ASP.NET Provider dependency injection with Ninject 3.0.0

Unfortunately, ASP.NET providers like the MembershipProvider and RolesProvider aren’t designed for dependency injection. Many users have problems to assign dependencies to them. In this blog post I’ll show a way to how this can be done using Ninject.Web.Common 3.0.0. This solution works for MVC and WebForms.

The provider itself is created by the ASP.NET framework which adds the restriction that all dependencies have to be passed using property injection because the ASP.NET framework expects a parameter less constructor. So the first thing you have to do is to add a property for all required dependencies to your provider

    public class MyMembershipProvider : SqlMembershipProvider
    {
        [Inject]
        public SpecialUserProvider SpecialUserProvider
        {
            get; set;
        }

        public override bool ValidateUser(string username, string password)
        {
            return this.SpecialUserProvider.IsSpecialUser(username) ||
                   base.ValidateUser(username, password);
        }
    }

As second step you need to create an HttpModule that will get an instance of all your providers. The idea behind this is that the providers are resolved and injected long time before they are used somewhere else. In the following example it is done for the MembershipProvider only. But you can easily extend it to initialize all required providers.

    public class ProviderInitializationHttpModule : IHttpModule
    {
        public ProviderInitializationHttpModule(MembershipProvider membershipProvider)
        {
        }

        public void Init(HttpApplication context)
        {
        }

        public void Dispose()
        {
        }
    }

As last step you need to create the bindings for the http module and the providers.

    kernel.Bind<MembershipProvider>().ToMethod(ctx => Membership.Provider);
    kernel.Bind<IHttpModule>().To<ProviderInitializationHttpModule>();

About the author

Remo Gloor

My name is Remo Gloor and I’m working as a software architect at bbv Software Services AG in Zug, Switzerland. My first expiriences with computers were a a little boy with basic programming on a C64, later Pascal an C on an Intel 8080. After finishing my study in software engineering I started working with C#.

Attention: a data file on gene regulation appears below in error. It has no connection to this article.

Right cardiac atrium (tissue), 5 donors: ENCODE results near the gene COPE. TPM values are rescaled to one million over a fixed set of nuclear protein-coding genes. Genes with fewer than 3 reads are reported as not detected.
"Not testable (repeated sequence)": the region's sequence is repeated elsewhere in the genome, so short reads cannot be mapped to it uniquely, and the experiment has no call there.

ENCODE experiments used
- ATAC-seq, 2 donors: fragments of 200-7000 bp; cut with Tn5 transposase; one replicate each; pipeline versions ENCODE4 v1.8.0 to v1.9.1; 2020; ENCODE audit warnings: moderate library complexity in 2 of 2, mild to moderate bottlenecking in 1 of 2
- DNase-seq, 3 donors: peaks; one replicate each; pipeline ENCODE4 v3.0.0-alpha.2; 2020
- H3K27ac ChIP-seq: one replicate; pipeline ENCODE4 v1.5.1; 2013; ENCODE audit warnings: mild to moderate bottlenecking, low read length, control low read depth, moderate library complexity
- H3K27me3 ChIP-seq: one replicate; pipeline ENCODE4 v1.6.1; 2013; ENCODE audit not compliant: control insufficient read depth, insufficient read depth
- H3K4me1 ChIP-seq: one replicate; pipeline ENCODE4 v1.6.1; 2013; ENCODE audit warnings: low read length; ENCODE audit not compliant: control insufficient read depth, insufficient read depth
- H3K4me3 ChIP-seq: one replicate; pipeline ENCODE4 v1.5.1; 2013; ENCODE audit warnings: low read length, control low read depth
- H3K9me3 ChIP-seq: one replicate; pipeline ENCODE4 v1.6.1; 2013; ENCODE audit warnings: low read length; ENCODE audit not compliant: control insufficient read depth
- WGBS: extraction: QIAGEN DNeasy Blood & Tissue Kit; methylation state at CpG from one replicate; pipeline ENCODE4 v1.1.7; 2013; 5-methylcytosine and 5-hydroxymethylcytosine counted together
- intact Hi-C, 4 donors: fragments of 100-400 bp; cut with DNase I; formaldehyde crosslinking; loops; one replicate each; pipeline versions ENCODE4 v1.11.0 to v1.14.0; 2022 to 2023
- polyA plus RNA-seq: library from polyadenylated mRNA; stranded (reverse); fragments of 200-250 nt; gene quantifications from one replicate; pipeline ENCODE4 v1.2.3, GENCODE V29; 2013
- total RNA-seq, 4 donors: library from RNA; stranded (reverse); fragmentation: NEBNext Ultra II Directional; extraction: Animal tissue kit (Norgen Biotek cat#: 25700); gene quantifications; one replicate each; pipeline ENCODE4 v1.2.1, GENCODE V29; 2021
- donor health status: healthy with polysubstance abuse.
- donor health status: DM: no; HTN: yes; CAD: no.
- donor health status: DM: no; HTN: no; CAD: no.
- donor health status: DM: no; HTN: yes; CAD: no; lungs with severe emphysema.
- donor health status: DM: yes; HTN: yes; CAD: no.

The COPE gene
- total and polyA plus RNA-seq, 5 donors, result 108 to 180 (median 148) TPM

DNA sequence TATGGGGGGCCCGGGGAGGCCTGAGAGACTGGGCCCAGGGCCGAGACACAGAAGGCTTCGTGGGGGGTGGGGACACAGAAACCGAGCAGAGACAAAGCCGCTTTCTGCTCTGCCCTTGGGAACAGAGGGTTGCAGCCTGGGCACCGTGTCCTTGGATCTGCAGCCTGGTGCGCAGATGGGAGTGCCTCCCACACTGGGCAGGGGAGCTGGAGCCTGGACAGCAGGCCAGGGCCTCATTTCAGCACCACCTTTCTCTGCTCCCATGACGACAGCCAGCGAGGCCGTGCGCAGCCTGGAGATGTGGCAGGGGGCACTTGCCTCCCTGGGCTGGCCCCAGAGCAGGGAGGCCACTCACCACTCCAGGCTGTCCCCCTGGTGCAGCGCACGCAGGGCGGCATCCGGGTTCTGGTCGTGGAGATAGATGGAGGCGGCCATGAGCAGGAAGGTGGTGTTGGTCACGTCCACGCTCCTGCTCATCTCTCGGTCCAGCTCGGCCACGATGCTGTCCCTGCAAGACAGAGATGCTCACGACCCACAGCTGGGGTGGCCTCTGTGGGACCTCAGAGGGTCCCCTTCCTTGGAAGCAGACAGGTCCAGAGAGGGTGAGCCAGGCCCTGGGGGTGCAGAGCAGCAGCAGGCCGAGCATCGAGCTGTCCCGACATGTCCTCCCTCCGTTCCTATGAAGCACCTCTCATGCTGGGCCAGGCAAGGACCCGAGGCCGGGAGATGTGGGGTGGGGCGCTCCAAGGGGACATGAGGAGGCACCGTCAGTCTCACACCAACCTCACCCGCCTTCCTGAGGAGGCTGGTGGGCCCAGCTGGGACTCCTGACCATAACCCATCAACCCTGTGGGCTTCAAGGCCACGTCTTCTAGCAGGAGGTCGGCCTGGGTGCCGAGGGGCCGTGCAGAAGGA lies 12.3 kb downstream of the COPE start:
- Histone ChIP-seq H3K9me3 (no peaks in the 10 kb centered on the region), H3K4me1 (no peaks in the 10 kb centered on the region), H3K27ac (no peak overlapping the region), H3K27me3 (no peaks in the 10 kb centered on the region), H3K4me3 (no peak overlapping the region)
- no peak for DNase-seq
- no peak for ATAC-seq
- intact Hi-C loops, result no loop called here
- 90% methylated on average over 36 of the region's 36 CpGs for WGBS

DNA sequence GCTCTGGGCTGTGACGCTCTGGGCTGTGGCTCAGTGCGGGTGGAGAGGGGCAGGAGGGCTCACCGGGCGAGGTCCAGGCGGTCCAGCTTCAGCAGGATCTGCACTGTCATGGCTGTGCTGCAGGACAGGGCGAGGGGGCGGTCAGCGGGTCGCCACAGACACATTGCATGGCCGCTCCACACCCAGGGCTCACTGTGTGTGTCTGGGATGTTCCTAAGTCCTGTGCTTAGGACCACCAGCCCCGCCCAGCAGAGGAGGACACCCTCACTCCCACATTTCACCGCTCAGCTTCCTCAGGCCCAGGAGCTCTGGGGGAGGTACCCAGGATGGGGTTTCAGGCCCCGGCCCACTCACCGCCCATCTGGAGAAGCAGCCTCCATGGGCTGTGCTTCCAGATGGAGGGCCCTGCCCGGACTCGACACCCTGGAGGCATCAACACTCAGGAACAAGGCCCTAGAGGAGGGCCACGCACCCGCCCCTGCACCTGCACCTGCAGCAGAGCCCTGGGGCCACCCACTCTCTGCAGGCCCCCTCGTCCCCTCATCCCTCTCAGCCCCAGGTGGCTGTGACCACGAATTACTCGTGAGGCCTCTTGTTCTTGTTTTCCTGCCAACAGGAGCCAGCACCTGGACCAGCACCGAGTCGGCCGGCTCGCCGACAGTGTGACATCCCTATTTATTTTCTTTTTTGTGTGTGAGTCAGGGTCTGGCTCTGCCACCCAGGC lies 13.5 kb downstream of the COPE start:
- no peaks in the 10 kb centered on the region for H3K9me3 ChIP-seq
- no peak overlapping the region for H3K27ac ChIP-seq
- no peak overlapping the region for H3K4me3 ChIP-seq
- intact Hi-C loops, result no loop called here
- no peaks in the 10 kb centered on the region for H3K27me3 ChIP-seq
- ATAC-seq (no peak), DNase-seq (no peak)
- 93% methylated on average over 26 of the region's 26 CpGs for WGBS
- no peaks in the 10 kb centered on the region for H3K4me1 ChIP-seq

Currently, I'm one of two Main Developers of the well known Ninject IoC containers. My other interests beside Ninject are TDD, Scrum and software architecture in general.

14 comments

  • I don’t think i’m following this. Can you elaborate a bit?

    What is the sequence of events?

    When I call Membership.ValidateUser(), if the Membership provider is not yet loaded, ASP.NET goes out and loads it. Then what happens given the above?

  • I am also following your post and trying to figure out where I need to put your ProviderInitializationHttpModule. I am using the NinjectMVC3 class created by NuGet (using Ninject 2.2) and have the following code in my domain project. Your ProviderInitializationHttpModule though requires a Http Context, so that sounds like it should be in my web project. Just trying to figure out where to put this.

    public class MyMembershipProvider : MembershipProvider
    {
    [Inject]
    private IUnitOfWork UnitOfWork { get; set; }

    private readonly IRepository _memberRepository;

    public MyMembershipProvider()
    {
    _memberRepository = UnitOfWork.RepositoryFor();
    }
    //… more methods here …
    }

  • @Erik
    The membership provider will be created together with the HttpApplication in the global.asax. This is long before you access the MembershipProvider.

  • @Brian
    As the title states, this approach will work with Ninject 3.0.0. Ninject 3.0.0 added support for injection of HttpModules by adding a binding for them instead of adding a configuration to the web.config.

  • @remo.gloor Thanks… I’ll upgrade to the latest version. However, my one question still remains (and please excuse my naivete, I’m still learning MVC). Where does your ProviderInitializationHttpModule go? I assume it does not go in my domain project where my provider lives, correct? Do I just put it anywhere in my web project?